Sexist Lego a success

In spite of the uproar, the Lego Friends range is selling well

 

Earlier this year, Lego released a “Lego Friends” series that would widen the plastic blocks’ appeal to girls. Pundits bemoaned the range’s perpetuation of stale gender stereotypes, questioning whether it was really necessary to replace the traditional boxy Lego figures with curvy teenage girls that hang out in beauty parlours and cafes. Despite the controversy, Lego’s sales have increased 24 per cent year-on-year and “Lego Friends” have proved a success.

This is unsurprising considering the amount of market research that went into the range. Lego spent four years analysing girls’ playing preferences. According to Businessweek, the company found that girls paid more attention to things like aesthetics, level of detail, and role-play (this last point justifies the “Ladyfig” innovation – girls see the figurines as avatars, and are therefore, allegedly, more likely to see themselves reflected in a less angular piece of plastic). Furthermore, they found that although girls enjoyed building as much as boys, they did so in different way; while males enjoyed the more “linear” process of copying what is on the box as quickly as possible, females preferred “stopping along the way” for story telling and rearranging pieces.

The study confirms that boys and girls, at least broadly, play differently. But I suspect that the range’s success is less tied with this than with the simple fact that Lego Friends have made it more socially acceptable for girls to ask for Legos. The truth is, the brand has always done its best to fit squarely in the boys’ aisle of Toy’R’Us – since 1966, the Lego has been selling gas stations, trains and cars. Its recent makeover (side note - makeovers happen to be one of Emma’s [a Lego Friend] favourite hobbies) has made it possible for the brand to compete alongside dolls and kitchen sets. The difference between the Star Wars series and Lego Friends is, basically, a matter of packaging. But at an age where – however artificially - gender divides are at their most blatant (everyone knows that six year old boys have cooties and are to be derided for it), neither boys nor girls want to be seen wandering down each other’s aisles. Lego can't be held to blame for effectively doubling its demographic, and it is unequivocally a good thing that little girls can enjoy building blocks without feeling like a silly boy.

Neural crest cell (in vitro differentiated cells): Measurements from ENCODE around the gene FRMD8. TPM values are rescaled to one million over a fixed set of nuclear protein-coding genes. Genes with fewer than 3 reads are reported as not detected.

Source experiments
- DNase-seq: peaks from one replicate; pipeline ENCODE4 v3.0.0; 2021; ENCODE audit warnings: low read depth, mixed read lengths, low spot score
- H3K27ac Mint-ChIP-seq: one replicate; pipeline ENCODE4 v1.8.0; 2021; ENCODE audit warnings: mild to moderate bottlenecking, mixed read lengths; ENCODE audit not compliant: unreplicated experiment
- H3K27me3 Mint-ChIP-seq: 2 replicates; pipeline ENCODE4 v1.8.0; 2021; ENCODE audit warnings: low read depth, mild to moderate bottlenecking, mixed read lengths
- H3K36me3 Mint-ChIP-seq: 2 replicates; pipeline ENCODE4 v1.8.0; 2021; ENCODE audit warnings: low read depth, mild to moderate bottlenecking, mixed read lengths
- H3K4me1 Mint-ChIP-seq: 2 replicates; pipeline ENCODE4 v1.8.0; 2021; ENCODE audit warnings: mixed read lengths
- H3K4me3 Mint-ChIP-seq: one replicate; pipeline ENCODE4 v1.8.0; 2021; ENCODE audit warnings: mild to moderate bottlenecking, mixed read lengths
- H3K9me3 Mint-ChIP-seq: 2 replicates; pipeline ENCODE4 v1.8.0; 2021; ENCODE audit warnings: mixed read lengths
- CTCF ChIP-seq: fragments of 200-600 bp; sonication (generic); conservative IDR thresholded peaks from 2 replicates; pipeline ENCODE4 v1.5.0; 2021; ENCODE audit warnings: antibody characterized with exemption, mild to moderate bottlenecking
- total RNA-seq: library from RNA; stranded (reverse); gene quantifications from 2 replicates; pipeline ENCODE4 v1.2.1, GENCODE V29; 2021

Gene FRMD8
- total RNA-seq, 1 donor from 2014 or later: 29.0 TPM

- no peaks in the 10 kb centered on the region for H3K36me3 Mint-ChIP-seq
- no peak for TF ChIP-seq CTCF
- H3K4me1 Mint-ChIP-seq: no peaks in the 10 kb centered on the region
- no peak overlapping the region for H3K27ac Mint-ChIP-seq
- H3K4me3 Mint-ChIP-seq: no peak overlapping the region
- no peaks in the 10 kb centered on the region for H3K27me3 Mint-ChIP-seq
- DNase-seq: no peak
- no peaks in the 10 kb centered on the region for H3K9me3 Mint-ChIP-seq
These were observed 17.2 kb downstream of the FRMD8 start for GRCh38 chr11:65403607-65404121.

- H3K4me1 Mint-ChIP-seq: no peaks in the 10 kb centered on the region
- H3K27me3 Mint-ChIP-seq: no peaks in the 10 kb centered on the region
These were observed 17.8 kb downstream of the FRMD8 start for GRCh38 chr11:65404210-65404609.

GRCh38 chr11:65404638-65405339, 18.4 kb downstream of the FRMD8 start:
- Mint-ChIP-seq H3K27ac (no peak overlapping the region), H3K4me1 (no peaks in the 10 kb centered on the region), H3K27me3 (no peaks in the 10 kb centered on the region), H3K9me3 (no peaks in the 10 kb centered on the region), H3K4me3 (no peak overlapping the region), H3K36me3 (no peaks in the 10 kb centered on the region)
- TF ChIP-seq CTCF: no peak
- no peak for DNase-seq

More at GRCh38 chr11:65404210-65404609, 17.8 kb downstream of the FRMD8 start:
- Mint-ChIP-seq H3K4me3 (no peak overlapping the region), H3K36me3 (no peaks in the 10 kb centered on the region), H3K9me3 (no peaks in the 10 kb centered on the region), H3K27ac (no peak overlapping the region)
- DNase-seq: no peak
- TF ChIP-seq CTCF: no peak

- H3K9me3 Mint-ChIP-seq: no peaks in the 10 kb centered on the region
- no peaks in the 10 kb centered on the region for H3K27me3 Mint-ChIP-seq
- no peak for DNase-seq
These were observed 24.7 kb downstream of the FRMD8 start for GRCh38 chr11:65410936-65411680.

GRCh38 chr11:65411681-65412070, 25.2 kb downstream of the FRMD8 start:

Or maybe kids don't actually care about these things and it's adults that find it easier to narrow their options when choosing presents. 

In any case, it’s sad that even toys are a partisan affair.  

Lego Freddie Mercury Photograph: Ghetty Images
Photo: Getty
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Who will win the Copeland by-election?

Labour face a tricky task in holding onto the seat. 

What’s the Copeland by-election about? That’s the question that will decide who wins it.

The Conservatives want it to be about the nuclear industry, which is the seat’s biggest employer, and Jeremy Corbyn’s long history of opposition to nuclear power.

Labour want it to be about the difficulties of the NHS in Cumbria in general and the future of West Cumberland Hospital in particular.

Who’s winning? Neither party is confident of victory but both sides think it will be close. That Theresa May has visited is a sign of the confidence in Conservative headquarters that, win or lose, Labour will not increase its majority from the six-point lead it held over the Conservatives in May 2015. (It’s always more instructive to talk about vote share rather than raw numbers, in by-elections in particular.)

But her visit may have been counterproductive. Yes, she is the most popular politician in Britain according to all the polls, but in visiting she has added fuel to the fire of Labour’s message that the Conservatives are keeping an anxious eye on the outcome.

Labour strategists feared that “the oxygen” would come out of the campaign if May used her visit to offer a guarantee about West Cumberland Hospital. Instead, she refused to answer, merely hyping up the issue further.

The party is nervous that opposition to Corbyn is going to supress turnout among their voters, but on the Conservative side, there is considerable irritation that May’s visit has made their task harder, too.

Voters know the difference between a by-election and a general election and my hunch is that people will get they can have a free hit on the health question without risking the future of the nuclear factory. That Corbyn has U-Turned on nuclear power only helps.

I said last week that if I knew what the local paper would look like between now and then I would be able to call the outcome. Today the West Cumbria News & Star leads with Downing Street’s refusal to answer questions about West Cumberland Hospital. All the signs favour Labour. 

Stephen Bush is special correspondent at the New Statesman. His daily briefing, Morning Call, provides a quick and essential guide to British politics.